Each wearing a dark suit and tie or navy blazer with khaki pants, the young gentlemen held out their arms to escort their companions, tween girls wearing dresses and white gloves. The boys slowly accompanied the girls to their seats and then crossed the ballroom to stand behind their own chairs opposite the girls. 

There was fidgeting among the boys and whispering and smiles between the girls as the Sterling Cotillions Class at the Trump National Golf Club ballroom filled but, for the most part, the near 75 students were quiet. 

David and Melanie Shippee, the husband and wife team behind Sterling Cotillions, walked past the respective lines of children initiating small talk and performing last-minute inspections. Shoes were tied, buttons were buttoned and name tags were fastened.

“Good evening, gentlemen, how are you?” Melanie Shippee calls out with a bright smile. “You’re looking very sharp!”

“Any of you have chewing gum?” David Shippee strode past the boys quickly glancing at mouths but there were no offenders that night. 

The boys and girls of this class, all fifth- and sixth-grade students, soon paired off and were instructed on the art of a firm handshake and proper introduction before they formally met their partner and then together greeted the Shippees. Seventh- and eighth-grade students attended the class later in the night.

Although cotillion may seem an old-fashioned tradition, several program leaders in Lake Norman say manners and etiquette still have a vitally important place in today’s age of cell phones, social media and relaxed rules. 

“It’s the great equalizer,” said Melanie Shippee, 60. “If you have wonderful manners, it can open doors that no amount of money can.”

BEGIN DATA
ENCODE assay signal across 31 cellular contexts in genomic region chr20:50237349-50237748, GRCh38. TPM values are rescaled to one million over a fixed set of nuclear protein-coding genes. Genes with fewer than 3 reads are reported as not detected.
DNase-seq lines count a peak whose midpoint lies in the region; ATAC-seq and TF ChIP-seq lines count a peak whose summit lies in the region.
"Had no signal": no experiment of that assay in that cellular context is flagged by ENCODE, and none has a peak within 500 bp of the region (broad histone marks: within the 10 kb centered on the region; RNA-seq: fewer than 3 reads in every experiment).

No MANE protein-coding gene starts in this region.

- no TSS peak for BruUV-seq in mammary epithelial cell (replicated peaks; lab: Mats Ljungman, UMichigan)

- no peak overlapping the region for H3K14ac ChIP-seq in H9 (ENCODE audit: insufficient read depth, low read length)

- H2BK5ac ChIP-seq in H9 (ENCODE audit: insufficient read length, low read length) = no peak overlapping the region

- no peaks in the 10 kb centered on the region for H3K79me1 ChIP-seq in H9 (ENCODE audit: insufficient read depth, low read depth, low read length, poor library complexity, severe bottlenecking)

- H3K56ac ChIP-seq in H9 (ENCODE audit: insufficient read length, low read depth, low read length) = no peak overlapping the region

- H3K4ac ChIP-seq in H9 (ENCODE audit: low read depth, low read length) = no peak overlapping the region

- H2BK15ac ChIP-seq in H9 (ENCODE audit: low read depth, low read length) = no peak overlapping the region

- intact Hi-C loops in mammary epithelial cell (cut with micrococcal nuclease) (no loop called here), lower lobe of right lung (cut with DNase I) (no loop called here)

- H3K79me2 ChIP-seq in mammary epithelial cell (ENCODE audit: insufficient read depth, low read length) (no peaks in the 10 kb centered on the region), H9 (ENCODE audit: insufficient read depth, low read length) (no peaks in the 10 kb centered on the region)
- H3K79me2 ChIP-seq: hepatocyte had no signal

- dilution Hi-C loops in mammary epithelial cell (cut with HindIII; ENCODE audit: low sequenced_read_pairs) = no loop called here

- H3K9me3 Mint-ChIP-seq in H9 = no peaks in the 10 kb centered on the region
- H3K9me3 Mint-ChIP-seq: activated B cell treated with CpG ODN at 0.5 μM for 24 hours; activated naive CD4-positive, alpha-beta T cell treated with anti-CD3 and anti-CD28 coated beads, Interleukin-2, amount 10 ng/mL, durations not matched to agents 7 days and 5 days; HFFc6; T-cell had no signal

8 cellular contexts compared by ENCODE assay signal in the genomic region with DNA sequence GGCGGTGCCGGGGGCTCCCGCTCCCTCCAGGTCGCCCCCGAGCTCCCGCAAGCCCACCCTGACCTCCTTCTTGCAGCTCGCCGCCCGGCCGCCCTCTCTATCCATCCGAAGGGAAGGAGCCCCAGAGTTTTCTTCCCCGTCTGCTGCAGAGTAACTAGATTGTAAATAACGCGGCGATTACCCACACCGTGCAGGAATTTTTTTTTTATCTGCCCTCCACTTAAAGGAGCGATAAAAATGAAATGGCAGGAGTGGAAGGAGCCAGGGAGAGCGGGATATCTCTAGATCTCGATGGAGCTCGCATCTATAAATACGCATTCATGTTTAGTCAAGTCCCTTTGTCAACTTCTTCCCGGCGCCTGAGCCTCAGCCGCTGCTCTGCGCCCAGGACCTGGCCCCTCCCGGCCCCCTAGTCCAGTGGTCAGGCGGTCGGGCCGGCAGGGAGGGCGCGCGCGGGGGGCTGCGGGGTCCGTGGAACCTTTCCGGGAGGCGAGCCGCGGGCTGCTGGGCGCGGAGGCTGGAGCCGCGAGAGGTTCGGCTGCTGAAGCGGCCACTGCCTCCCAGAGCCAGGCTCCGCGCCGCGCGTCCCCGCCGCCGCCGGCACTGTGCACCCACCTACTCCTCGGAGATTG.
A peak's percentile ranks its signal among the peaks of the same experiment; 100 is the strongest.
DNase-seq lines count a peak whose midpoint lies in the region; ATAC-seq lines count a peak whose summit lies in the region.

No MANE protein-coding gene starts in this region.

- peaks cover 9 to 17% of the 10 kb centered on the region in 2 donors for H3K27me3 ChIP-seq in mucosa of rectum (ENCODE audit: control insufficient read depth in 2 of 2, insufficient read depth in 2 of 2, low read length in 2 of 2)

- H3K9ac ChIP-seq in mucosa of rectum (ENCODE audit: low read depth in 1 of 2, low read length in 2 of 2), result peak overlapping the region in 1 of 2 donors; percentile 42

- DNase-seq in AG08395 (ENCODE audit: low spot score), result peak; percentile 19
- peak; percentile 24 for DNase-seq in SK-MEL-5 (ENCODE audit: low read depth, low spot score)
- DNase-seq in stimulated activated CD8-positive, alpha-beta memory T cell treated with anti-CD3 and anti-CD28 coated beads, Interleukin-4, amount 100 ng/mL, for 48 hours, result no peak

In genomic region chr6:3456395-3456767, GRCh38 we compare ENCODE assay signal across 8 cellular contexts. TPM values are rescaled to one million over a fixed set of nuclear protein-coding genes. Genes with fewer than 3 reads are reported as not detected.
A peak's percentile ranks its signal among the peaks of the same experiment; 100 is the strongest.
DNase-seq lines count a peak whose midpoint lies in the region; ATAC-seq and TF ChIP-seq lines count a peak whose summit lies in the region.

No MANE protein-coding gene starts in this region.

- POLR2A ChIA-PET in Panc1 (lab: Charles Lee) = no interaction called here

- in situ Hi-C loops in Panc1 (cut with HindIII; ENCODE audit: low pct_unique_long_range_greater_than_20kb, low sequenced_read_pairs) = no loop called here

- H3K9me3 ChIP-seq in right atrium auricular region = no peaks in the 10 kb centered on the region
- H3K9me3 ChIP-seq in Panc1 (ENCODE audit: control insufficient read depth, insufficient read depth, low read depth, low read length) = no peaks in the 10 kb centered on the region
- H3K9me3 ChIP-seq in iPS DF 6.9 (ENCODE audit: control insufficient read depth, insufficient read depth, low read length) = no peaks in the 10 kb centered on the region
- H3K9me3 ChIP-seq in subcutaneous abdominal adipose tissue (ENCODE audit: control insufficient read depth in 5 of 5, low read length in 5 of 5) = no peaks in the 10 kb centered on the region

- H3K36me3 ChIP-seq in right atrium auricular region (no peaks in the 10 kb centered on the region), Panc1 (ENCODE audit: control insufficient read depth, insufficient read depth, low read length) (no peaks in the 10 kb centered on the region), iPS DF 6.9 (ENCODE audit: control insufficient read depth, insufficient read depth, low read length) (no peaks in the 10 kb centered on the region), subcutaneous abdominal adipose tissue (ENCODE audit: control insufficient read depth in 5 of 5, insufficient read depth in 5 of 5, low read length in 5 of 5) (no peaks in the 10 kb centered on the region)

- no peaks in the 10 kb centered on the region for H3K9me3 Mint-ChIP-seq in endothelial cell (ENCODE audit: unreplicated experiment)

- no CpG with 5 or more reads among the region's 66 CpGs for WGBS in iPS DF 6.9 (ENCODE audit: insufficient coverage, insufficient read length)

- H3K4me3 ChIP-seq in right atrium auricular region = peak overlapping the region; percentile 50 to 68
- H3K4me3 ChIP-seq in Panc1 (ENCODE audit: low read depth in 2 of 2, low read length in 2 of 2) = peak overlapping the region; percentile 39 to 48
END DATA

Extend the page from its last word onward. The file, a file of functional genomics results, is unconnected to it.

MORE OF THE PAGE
And local parents, perhaps seeing an increased need for their children to get off their respective devices and actually interact with other human beings, are flocking to cotillion like never before. 

Melanie Shippee says she has to turn away boys and girls from her Mooresville cotillion because the demand is so high.

“Manners are starting to become more important to people again because we’ve gotten so casual in our everyday lives,” she said.  “Everything is ultra casual, too casual.”

Last June, an annual poll by global communications and marketing service Weber Shandwick and Powell Tate reported 93 percent of Americans agreed the country has a civility problem with 69 percent classifying it as a “major” problem.

Held annually in mid-winter, tweens and teens register to attend the five sessions of classes offered by Sterling Cotillions. In just one class on Jan. 27, the students learned table manners, lessons like holding the door open and writing thank you-notes and an easy two-step dance that allowed them to practice their introductions and handshakes with different partners.